Somali warlords battle over key southern port
Saturday, June 08, 2013
At least eight people have been killed in fighting between rival Somali warlords battling for control of the southern port city of Kismayo, witnesses said Saturday.
Gunmen from the Ras Kamboni militia of former Islamist warlord Ahmed Madobe — recently self-appointed "president" of the southern Jubaland region — battled against forces loyal to Iftin Hassan Basto, another leader claiming to be president.
Fighting broke out Friday evening, paused overnight, but resumed on Saturday.
"Fighting started when soldiers from Ras Kamboni attacked and tried to arrest me," Basto told reporters. "But my men fought back and defended me."
Several rival factions claim ownership of Kismayo, a former stronghold of the Al-Qaeda-linked Shebab, where Kenyan troops in an African Union force are now based.
Kenyan troops, who invaded Somalia in 2011, back Madobe's control of the strategic and economic hub, but neither the title of "president" nor the region of Jubaland is recognised by the weak central government in Mogadishu.
Witnesses said eight people were killed in the clashes, while several wounded people were seen being taken to hospital.
"I saw eight dead, three of them civilians, but the toll could be higher as many were wounded," said Mohamed Farey, a witness.
"Battles have continued... we can hear heavy fire."
Another resident, Jama Bile, said that three of his neighbours had been killed, and two others wounded.
"It's chaotic here... people are frightened," Bile told AFP.
Jubaland lies in the far south of Somalia and borders both Kenya and Ethiopia, and control is split between multiple forces including clan militia, the Shebab, Kenyan and Ethiopian soldiers.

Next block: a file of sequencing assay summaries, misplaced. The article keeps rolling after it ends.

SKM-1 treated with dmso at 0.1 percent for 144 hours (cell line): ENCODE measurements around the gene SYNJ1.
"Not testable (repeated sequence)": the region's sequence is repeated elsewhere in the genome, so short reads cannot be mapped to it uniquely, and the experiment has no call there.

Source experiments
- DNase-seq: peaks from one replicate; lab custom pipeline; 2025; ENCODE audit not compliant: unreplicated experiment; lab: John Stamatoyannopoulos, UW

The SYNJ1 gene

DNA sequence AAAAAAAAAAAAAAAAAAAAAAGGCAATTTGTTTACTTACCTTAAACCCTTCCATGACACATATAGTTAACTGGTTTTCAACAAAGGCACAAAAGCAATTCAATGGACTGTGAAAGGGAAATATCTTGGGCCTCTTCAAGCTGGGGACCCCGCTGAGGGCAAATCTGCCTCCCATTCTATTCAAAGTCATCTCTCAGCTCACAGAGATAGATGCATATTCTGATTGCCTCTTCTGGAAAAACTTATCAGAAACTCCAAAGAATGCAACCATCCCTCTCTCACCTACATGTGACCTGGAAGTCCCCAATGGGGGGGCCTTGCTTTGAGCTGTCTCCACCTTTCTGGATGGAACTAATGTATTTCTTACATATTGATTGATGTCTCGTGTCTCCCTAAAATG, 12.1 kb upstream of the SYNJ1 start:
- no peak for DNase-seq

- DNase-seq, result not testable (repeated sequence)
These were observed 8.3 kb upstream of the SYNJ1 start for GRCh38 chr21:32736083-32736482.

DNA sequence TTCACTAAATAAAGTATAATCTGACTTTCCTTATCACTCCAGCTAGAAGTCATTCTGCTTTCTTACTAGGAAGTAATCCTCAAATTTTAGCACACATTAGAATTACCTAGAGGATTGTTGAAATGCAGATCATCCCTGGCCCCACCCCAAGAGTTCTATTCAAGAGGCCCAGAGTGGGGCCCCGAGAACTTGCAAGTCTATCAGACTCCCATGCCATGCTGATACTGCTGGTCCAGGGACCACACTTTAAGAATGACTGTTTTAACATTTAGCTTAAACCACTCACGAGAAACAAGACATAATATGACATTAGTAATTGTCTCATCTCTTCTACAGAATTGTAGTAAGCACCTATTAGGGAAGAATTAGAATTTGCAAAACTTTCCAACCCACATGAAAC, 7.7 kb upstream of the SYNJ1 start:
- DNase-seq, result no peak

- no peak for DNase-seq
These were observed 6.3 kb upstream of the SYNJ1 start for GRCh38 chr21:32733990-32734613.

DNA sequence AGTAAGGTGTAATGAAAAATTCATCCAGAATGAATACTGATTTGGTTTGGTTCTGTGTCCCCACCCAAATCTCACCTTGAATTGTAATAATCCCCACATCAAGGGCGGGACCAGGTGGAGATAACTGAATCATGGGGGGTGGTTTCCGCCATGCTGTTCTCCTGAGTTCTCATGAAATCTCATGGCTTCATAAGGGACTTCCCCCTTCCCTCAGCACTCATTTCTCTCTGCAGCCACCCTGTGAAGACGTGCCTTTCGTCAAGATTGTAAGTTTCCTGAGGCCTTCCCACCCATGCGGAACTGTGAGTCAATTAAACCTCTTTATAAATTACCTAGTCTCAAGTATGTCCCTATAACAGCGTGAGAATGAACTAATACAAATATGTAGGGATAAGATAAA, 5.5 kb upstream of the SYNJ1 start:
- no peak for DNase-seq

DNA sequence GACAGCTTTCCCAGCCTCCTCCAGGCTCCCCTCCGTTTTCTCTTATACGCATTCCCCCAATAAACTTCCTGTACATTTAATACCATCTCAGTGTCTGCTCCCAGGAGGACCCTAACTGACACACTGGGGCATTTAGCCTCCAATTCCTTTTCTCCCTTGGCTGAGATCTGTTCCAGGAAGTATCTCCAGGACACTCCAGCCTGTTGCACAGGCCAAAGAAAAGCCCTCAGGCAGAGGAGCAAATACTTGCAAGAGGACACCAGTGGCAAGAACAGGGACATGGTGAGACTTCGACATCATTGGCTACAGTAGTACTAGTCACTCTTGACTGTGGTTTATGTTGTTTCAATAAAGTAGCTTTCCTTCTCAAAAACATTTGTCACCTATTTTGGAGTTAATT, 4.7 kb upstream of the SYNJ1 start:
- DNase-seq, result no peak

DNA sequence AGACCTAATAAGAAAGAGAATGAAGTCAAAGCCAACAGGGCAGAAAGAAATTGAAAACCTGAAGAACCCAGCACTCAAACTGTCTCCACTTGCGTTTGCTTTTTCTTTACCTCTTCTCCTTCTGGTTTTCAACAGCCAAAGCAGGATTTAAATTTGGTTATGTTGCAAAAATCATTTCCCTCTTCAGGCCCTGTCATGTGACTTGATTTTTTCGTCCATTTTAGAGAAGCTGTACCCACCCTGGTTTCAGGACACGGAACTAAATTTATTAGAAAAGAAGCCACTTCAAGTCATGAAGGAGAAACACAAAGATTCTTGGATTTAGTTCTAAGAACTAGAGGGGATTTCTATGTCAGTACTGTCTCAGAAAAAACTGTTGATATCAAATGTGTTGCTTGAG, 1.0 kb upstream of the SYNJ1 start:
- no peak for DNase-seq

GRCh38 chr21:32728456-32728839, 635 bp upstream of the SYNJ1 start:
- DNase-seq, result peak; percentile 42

Jubaland joins other semi-autonomous regions of the fractured Horn of Africa nation, including Puntland in the northeast — which wants autonomy within a federation of states — and Somaliland in the northwest, which fiercely defends its self-declared independence.
Ras Kamboni spokesman Abdinasir Serar insisted his troops were in full control of Kismayo.
"We will end the fighting soon, after we arrest those who were preparing for attacks," Serar said.
Somali President Hassan Sheikh Mohamud, who holds little sway in the port city, said all sides should end the fighting.
"We call on both parties to practice restraint," he said in a statement.
Kenya's and Somalia's presidents met this week, discussing among other issues Nairobi's role in Jubaland, which has a lucrative charcoal industry, fertile farmland as well as potential off-shore oil and gas deposits.
Kenya views the region as a key buffer zone to protect is borders, but in Jubaland, has ended up backing a warlord opposing the central government it is mandated — and funded by the UN and European Union — to support.